2014 Brings Big Changes to Facebook's Data Centers


We first talked about Facebook’s Open Compute Project back in June of last year in our blog post, “Will Cisco Survive Facebook? Sure they will, but it is going to get interesting.” After last week’s Open Compute Summit it is time to broach the subject once again.  Facebook announced that it will be making big changes in its data centers this year.  Changes that will no doubt rock a few of the incumbents like Cisco, Juniper, and Brocade, as they move away from conventional networking suppliers. 

Frankly, Facebook’s vision of an open-source data center sounds less and less crazy every day.  The Open Compute concept has been quickly gaining momentum for the last several years, as vendors have been coming around to the idea and signing up as partners.  The Open Compute Project, started by Facebook, is an open source effort to redesign data centers and the hardware that resides in them.  Facebook’s Jay Parikh, the company’s vice president of infrastructure, announced that the company has saved $1.2 billion over the last three years redesigning its data centers.  Mark Zuckerberg, Facebook’s chief executive, talked about how the company has made clear strides as a result of the project at the conference as well.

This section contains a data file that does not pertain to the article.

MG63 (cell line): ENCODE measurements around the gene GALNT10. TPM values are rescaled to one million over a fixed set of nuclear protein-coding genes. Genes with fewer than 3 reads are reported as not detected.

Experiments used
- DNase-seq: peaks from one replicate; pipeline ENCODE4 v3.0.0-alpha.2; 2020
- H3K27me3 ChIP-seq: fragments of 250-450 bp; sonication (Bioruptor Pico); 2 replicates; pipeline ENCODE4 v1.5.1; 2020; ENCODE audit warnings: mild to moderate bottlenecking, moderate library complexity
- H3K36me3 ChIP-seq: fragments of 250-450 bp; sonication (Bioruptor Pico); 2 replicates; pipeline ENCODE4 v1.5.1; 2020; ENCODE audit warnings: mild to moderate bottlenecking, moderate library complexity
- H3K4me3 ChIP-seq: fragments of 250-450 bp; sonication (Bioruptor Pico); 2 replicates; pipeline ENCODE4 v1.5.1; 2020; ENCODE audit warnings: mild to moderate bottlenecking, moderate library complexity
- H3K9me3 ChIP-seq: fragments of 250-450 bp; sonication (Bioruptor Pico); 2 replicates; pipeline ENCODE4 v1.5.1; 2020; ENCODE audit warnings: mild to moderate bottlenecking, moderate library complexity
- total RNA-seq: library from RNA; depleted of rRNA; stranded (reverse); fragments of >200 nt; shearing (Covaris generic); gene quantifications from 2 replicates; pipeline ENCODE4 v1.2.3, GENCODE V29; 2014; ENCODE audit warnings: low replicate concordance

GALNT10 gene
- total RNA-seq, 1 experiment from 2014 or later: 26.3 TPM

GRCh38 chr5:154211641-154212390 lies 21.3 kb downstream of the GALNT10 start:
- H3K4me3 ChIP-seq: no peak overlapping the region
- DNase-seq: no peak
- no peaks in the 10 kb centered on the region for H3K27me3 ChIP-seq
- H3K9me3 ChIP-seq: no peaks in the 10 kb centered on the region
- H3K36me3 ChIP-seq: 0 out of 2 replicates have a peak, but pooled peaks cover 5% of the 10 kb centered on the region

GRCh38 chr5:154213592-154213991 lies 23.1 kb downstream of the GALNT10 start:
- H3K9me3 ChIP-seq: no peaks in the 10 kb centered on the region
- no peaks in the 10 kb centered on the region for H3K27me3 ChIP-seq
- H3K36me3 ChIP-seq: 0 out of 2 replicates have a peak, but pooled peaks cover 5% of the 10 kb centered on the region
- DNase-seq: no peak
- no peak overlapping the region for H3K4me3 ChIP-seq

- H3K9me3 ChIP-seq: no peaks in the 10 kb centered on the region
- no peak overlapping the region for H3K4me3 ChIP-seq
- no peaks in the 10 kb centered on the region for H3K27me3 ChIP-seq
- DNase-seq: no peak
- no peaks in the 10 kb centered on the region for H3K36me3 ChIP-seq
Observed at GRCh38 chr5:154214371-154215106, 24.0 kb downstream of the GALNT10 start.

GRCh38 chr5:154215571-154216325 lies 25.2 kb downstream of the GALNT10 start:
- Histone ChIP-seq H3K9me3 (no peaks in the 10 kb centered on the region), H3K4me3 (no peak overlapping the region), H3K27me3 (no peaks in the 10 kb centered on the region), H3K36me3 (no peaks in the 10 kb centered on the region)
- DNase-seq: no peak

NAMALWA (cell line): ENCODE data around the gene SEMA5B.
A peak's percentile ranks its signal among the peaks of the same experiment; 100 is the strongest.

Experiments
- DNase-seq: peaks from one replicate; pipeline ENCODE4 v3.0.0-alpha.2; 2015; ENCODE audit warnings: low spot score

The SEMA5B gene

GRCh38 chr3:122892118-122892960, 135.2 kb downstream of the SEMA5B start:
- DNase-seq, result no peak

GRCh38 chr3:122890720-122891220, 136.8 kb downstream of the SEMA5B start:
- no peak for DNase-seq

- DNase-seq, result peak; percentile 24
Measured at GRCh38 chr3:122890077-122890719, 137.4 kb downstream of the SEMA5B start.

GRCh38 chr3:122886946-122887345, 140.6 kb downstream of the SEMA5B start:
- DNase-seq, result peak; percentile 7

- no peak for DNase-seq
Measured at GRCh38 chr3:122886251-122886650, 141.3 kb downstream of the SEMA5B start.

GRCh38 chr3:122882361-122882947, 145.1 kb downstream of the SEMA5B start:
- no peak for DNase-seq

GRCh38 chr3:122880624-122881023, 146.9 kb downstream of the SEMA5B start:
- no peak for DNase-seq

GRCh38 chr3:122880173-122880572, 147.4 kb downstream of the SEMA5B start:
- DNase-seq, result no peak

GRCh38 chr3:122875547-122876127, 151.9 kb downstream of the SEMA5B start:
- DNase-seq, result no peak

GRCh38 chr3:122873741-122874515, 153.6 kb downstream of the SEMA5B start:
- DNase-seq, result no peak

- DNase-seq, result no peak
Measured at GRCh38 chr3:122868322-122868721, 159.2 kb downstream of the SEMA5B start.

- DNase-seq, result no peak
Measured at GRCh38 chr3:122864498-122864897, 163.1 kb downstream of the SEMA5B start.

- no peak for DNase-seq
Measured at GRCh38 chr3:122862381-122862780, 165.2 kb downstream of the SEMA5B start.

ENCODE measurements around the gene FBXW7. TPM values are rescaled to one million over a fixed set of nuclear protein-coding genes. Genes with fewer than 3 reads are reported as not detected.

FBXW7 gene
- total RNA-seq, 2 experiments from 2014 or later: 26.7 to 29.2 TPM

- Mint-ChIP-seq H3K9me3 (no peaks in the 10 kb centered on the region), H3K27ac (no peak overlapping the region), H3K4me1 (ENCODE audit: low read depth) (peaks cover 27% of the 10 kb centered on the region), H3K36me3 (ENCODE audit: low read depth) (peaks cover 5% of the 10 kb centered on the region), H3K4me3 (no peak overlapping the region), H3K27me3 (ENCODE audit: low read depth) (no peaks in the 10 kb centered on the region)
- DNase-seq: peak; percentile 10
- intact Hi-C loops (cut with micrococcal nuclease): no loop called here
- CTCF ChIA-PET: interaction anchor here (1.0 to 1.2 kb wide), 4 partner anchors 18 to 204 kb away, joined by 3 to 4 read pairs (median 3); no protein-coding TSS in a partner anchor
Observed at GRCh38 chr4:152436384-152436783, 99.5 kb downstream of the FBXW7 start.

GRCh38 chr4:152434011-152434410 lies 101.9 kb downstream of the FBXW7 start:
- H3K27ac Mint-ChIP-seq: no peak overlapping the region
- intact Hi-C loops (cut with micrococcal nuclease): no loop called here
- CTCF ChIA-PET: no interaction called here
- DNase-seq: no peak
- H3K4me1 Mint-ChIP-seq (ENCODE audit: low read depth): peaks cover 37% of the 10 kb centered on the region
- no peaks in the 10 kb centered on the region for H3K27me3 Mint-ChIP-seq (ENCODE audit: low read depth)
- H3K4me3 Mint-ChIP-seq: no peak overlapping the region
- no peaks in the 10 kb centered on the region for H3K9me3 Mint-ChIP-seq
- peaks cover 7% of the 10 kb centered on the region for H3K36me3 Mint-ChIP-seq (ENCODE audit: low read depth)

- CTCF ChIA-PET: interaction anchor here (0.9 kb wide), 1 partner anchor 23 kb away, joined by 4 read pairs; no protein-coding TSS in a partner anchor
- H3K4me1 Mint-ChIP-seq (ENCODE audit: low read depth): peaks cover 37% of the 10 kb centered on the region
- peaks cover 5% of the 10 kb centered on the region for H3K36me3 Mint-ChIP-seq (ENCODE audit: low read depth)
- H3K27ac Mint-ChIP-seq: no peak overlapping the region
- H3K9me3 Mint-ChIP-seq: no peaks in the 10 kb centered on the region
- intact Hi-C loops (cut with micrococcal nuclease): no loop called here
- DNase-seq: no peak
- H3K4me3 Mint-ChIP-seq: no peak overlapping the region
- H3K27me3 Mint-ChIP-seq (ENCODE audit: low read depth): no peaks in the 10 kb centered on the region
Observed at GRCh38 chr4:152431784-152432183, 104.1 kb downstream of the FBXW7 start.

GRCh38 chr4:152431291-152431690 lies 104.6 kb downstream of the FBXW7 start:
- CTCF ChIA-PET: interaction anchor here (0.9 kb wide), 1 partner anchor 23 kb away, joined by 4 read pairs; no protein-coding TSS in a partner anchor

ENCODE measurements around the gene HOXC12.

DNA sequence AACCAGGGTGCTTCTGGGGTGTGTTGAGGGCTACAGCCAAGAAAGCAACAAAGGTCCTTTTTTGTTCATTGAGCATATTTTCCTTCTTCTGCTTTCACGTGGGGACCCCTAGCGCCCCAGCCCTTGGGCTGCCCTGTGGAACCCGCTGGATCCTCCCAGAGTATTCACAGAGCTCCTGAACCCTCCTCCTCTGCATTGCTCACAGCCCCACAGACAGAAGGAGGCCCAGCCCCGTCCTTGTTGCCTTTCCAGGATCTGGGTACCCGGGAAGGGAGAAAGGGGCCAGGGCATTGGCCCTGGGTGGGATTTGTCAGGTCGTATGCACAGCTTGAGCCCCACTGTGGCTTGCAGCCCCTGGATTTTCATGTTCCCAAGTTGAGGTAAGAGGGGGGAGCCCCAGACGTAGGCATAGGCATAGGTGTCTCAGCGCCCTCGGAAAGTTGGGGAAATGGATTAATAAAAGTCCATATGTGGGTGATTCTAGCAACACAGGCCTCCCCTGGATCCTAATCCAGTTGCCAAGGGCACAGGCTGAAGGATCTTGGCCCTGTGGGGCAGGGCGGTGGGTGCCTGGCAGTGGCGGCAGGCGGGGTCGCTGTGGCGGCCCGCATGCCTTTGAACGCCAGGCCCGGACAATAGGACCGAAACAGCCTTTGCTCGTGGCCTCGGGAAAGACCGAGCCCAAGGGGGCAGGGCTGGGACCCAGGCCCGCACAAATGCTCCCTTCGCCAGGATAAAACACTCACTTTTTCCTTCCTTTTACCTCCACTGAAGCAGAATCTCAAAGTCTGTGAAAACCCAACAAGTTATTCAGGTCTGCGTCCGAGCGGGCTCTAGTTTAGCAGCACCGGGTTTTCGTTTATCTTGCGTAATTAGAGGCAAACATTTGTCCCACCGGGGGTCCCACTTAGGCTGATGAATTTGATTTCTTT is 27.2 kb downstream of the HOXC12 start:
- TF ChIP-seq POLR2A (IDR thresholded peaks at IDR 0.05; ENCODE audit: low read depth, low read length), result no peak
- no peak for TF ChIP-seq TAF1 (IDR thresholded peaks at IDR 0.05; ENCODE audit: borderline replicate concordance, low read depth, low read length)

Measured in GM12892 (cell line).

Dynamic Duo, Facebook and Cisco, Team Up to Provide You Free Wi-Fi

It’s an inevitable situation…you’re stuck in a store, hotel, or restaurant trying to search up something online... you have terrible cell reception and no Wi-Fi.  It’s happened to the best of us, and it’s exasperating watching, and waiting as nothing loads.  Fortunately, Cisco and Jasper have teamed up to provide a solution that seems to fit the bill.  Restaurants, hotels, and other businesses are spending a lot to provide customers with free Wi-Fi.  Facebook and Cisco have teamed up to help recoup those costs by asking users to check-in to get Internet access.

Facebook bypasses Dell, HP, IBM & Cisco and makes their own servers

What Facebook has done to the hardware market is dramatic

Hewlett-Packard, Dell, IBM & Cisco sell over $100 billion in hardware each year. This total includes servers, storage and networking products. If you add to that security and data analytic systems and enterprise software, that figure goes way up.

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